External Beam Radiation Therapy (EBRT) is a form of radiation treatment, also known as radiotherapy. External Beam Radiation Therapy can be used on any part of the body, and is the most common radiotherapy that is used. EBRT gets its name from the high energy beam that is delivered to the patient from outside the body.
The machine used to deliver the EBRT is called a linear accelerator or LINAC. When treating cancer patients, the linear accelerator dispenses high doses of radiation to destroy cancer cells. It accomplishes this by using specialized computer programs designed to target tumors while minimizing damage to surrounding tissue.
External Beam Radiation Therapy is administered at the Austin Center for Radiation Oncology on a daily basis (Monday through Friday). Most treatment plans range from 39 to 45 sessions and take approximately 15 minutes per treatment. Each treatment is similar to getting an x-ray, so the patient does not experience any discomfort. During delivery, the patient lies in the exact same position on the table (aided by a special body mold), and is asked to remain completely still. This is to ensure that the radiation beam is consistently and precisely directed at the tumor.
Types of External Beam Radiation Therapy
Below is a short definition of three different forms of ERBT:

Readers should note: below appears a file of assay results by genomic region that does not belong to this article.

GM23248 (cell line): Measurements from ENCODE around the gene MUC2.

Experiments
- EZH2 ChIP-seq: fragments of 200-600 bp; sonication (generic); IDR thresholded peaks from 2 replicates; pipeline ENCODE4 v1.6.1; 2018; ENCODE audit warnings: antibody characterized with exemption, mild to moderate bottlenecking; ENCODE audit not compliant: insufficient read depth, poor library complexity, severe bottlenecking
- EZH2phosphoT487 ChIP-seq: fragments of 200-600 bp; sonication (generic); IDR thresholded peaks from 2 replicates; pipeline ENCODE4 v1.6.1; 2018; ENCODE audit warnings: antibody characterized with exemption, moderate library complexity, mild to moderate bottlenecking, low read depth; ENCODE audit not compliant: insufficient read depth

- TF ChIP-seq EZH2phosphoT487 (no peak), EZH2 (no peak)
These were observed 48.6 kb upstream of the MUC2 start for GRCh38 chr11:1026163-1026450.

Three-Dimensional Conformal Radiation Therapy (3D-CRT) is a process in which CT imaging (computed tomography) is utilized to create a three-dimensional image of the tumor and surrounding organs. Information from the CT is entered directly into the radiotherapy planning computer to allow the Radiation Oncologist and Medical Physicist to see the treatment area in three-dimensions (3D). A treatment plan is then designed to target the radiation beam to the exact shape of the tumor, with the goal of sparing as much healthy surrounding tissue as possible.
Intensity Modulated Radiation Therapy (IMRT) is a type of high-precision therapy that uses a computer-controlled linear accelerator to deliver precise radiation doses to the tumor. It is accomplished using a multi-leaf collimator that guides the radiation beams. The multi-leaf collimator is similar to the shutters on a window blind. You can change the amount of light coming in a window by opening and closing the blinds. With IMRT, the “leaves” can be moved to match the shape of each individual tumor. This allows the beams to target the shape of the tumor, from several directions, while reducing the radiation to surrounding tissue. With this form of radiation, the goal is to destroy the tumor and reduce adverse side effects.
Image Guided Radiation Therapy (IGRT) uses x-rays to view the cancer site on a daily basis. This is important when treating areas of tumor that may move around by pressure from surrounding organs – such as the prostate from the fullness of the bladder. This technology helps to ensure that the patient’s position is ideal for treating the tumor while sparing the surrounding tissue and organs. The radiation technicians are able to view these images on a computer console and adjust the treatment table accordingly.
If you have been diagnosed with prostate, bladder, testicular or bone cancer and would like to learn about the potential benefits of radiation therapy, contact us to schedule a consultation.